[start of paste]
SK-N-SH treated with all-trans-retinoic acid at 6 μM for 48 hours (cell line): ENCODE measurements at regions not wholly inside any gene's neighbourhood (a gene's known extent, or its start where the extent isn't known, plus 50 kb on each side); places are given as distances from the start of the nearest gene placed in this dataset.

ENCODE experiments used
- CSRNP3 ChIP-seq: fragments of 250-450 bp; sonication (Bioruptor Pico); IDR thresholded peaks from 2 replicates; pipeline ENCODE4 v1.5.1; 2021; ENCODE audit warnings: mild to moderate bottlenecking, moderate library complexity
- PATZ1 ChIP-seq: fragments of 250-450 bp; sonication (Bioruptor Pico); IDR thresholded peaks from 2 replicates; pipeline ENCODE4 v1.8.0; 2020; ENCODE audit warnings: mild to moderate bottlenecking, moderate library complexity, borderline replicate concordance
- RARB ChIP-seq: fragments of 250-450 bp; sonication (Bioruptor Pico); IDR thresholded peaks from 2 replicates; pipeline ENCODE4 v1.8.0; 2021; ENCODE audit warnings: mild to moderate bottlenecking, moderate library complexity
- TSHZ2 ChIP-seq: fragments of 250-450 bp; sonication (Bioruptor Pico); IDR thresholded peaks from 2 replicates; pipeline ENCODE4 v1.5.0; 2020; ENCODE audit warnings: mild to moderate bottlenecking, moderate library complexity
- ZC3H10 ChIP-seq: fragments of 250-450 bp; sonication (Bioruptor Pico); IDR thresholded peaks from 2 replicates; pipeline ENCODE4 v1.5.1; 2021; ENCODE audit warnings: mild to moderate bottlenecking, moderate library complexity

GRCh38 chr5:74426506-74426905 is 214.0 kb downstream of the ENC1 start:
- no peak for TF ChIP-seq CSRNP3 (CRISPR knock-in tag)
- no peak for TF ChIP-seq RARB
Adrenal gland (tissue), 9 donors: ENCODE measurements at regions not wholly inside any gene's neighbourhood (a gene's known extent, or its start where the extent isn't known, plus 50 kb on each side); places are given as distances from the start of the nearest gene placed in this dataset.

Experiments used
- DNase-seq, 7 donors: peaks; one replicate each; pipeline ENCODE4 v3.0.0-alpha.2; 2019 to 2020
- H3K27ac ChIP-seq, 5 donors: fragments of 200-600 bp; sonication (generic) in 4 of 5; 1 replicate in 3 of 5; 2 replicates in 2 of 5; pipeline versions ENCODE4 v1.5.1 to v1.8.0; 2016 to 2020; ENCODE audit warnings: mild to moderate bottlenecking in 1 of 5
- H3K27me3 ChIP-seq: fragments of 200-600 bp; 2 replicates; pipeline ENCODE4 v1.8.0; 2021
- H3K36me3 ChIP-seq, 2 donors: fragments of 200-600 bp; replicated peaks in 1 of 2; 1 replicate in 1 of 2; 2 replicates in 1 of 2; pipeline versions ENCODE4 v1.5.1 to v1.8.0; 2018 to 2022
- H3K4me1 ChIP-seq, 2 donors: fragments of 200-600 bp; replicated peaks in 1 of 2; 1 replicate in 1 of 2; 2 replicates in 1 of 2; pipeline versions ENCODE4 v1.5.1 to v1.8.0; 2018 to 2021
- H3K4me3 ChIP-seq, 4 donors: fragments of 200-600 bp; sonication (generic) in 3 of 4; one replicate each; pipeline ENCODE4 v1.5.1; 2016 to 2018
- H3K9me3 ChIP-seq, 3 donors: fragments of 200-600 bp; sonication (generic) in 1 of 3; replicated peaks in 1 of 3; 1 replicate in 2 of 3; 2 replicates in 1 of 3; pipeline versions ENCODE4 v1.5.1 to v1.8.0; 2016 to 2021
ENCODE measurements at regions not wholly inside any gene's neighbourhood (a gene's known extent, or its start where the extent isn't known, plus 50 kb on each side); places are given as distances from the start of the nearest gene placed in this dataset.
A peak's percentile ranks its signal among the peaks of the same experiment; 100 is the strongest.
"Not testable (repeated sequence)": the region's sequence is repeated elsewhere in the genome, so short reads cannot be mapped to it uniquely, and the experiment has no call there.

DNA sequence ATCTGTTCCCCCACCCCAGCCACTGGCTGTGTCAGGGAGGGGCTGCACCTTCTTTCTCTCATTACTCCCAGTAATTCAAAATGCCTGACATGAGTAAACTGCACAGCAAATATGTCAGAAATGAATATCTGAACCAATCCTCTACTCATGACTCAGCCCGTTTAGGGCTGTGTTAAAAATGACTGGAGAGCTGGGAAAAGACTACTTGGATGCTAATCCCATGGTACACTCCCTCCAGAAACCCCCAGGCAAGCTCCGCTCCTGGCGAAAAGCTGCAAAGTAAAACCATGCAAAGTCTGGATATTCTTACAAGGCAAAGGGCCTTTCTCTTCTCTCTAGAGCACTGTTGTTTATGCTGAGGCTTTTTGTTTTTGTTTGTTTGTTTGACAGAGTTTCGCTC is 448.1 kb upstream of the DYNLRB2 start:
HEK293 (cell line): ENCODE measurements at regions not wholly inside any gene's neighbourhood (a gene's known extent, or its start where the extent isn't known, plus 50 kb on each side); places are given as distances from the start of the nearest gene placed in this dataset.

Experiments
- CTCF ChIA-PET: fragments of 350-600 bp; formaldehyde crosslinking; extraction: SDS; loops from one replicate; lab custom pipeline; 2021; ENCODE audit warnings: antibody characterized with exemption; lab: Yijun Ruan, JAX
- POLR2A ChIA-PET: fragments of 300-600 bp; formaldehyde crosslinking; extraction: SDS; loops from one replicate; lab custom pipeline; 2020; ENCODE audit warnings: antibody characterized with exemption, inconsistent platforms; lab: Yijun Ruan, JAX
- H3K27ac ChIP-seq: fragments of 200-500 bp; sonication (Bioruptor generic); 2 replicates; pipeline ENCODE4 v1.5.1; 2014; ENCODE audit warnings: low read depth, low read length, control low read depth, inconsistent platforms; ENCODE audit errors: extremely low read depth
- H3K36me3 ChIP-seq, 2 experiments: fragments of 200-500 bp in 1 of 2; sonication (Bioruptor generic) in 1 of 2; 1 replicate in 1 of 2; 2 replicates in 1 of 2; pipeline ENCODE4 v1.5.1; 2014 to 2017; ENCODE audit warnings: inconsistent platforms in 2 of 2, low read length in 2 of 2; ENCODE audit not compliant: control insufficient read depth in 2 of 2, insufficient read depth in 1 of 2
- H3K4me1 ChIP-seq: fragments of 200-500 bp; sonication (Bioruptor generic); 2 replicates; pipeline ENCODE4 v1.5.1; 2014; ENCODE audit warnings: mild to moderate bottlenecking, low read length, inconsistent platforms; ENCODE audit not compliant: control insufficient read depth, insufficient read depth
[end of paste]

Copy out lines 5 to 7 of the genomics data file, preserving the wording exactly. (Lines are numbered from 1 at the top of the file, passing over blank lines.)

- RARB ChIP-seq: fragments of 250-450 bp; sonication (Bioruptor Pico); IDR thresholded peaks from 2 replicates; pipeline ENCODE4 v1.8.0; 2021; ENCODE audit warnings: mild to moderate bottlenecking, moderate library complexity
- TSHZ2 ChIP-seq: fragments of 250-450 bp; sonication (Bioruptor Pico); IDR thresholded peaks from 2 replicates; pipeline ENCODE4 v1.5.0; 2020; ENCODE audit warnings: mild to moderate bottlenecking, moderate library complexity
- ZC3H10 ChIP-seq: fragments of 250-450 bp; sonication (Bioruptor Pico); IDR thresholded peaks from 2 replicates; pipeline ENCODE4 v1.5.1; 2021; ENCODE audit warnings: mild to moderate bottlenecking, moderate library complexity